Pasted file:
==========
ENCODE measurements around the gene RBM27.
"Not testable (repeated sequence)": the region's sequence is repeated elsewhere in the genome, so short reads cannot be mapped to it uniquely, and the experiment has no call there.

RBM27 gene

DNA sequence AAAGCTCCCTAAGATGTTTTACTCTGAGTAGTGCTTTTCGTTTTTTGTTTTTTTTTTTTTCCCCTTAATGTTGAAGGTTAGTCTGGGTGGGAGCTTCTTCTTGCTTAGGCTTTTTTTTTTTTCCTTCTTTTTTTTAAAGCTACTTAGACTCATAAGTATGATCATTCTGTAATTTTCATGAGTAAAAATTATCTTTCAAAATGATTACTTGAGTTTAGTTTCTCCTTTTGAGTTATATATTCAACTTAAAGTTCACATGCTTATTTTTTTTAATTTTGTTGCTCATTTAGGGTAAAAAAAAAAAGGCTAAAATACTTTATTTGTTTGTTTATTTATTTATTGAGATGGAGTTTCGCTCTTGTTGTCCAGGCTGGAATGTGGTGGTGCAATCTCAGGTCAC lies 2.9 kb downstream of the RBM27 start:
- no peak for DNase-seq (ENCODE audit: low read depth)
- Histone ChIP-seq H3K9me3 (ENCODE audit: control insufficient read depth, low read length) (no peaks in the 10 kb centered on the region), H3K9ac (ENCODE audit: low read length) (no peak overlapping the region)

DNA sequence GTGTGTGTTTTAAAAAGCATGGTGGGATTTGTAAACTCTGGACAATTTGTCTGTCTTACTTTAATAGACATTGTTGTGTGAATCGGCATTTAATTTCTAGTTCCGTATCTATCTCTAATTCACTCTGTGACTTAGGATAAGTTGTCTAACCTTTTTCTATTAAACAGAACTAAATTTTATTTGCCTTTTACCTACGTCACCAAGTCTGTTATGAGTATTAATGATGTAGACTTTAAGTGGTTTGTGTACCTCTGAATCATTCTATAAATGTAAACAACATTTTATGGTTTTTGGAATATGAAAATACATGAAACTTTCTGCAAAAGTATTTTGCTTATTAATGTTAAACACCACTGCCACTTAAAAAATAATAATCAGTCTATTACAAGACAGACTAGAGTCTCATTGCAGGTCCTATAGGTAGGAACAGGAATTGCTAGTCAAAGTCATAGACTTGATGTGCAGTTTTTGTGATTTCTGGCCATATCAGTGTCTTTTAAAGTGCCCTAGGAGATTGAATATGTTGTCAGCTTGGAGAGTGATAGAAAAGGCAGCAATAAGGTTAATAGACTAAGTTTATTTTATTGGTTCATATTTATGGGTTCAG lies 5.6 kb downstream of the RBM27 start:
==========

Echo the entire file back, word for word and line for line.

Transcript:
ENCODE measurements around the gene RBM27.
"Not testable (repeated sequence)": the region's sequence is repeated elsewhere in the genome, so short reads cannot be mapped to it uniquely, and the experiment has no call there.

RBM27 gene

DNA sequence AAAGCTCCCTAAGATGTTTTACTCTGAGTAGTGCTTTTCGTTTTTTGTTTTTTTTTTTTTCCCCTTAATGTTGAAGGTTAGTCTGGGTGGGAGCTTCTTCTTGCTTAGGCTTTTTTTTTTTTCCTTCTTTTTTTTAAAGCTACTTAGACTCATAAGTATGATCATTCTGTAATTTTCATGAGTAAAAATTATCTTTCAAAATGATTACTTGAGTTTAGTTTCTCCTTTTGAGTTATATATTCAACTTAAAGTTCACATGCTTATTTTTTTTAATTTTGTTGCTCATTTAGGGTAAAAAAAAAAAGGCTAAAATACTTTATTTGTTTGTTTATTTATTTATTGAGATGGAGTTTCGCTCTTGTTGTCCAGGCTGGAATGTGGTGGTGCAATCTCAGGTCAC lies 2.9 kb downstream of the RBM27 start:
- no peak for DNase-seq (ENCODE audit: low read depth)
- Histone ChIP-seq H3K9me3 (ENCODE audit: control insufficient read depth, low read length) (no peaks in the 10 kb centered on the region), H3K9ac (ENCODE audit: low read length) (no peak overlapping the region)

DNA sequence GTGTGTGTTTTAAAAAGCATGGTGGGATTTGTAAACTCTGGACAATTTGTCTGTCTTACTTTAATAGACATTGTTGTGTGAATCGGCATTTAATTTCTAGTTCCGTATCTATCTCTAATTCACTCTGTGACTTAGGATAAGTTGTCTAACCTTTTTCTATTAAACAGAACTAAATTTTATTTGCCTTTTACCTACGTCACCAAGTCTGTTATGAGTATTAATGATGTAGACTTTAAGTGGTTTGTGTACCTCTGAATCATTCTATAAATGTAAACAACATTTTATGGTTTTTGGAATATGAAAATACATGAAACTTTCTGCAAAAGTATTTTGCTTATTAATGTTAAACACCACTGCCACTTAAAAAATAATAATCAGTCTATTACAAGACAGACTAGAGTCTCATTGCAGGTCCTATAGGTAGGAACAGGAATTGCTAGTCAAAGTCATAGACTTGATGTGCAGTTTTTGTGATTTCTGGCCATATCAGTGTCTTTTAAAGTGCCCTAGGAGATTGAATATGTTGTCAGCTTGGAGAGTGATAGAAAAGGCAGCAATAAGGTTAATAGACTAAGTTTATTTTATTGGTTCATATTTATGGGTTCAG lies 5.6 kb downstream of the RBM27 start: